Yes. While the RRP rule does not apply to zero-bedroom housing, the type of housing described is not zero-bedroom housing. Zero-bedroom housing means a residential dwelling in which the living area is not separated from the sleeping area. Examples include efficiencies, studio apartments, and dormitory housing. In the example given, the bedrooms provide sleeping areas that are separate from the living area, so the housing does not meet the definition of zero-bedroom housing and the RRP rule applies.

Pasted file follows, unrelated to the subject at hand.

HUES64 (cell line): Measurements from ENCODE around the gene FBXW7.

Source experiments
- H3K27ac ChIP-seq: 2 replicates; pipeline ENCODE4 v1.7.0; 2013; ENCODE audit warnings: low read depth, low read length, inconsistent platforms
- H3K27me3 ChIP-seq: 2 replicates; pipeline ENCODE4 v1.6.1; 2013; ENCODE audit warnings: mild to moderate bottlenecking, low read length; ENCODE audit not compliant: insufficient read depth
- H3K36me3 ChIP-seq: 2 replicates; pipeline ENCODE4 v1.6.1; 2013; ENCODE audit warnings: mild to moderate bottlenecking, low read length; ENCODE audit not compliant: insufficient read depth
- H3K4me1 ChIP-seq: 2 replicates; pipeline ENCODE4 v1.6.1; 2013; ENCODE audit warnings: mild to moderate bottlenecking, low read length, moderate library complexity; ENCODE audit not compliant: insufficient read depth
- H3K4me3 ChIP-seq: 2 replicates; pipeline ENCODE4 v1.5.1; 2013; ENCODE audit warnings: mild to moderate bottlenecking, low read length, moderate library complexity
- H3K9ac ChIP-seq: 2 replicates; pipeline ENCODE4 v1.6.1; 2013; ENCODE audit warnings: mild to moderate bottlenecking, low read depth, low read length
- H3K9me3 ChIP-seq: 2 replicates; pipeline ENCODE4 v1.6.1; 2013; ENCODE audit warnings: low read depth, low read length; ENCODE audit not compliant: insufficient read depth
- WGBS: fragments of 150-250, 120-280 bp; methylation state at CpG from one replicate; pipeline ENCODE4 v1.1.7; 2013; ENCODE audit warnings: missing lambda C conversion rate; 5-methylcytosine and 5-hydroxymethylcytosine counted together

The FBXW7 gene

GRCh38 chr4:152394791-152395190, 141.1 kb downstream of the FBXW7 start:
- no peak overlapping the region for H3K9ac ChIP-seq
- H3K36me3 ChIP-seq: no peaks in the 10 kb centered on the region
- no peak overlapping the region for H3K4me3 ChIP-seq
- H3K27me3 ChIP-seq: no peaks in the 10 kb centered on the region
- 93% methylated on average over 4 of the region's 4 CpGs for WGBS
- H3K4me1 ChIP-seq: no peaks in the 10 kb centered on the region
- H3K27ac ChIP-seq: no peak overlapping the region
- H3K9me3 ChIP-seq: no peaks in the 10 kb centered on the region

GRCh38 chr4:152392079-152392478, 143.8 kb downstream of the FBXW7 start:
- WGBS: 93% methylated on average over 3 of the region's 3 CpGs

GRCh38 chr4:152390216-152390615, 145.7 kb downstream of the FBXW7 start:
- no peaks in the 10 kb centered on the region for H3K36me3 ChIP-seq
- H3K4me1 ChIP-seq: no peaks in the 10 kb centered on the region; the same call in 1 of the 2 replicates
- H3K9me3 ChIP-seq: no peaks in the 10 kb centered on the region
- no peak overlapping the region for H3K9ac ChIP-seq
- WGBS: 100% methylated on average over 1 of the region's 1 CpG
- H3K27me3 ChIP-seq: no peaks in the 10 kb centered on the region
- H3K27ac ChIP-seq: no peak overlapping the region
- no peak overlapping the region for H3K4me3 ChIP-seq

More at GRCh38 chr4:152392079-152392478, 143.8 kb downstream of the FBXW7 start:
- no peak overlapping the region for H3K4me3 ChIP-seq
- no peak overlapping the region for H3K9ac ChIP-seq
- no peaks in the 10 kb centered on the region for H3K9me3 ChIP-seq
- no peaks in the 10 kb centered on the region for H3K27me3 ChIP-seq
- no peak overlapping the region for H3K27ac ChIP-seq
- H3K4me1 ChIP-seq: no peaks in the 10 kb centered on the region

I understand that the RRP rule does not apply to dormitories. Does the rule apply to a unit of student housing made up of two bedrooms, a living room, and kitchen?
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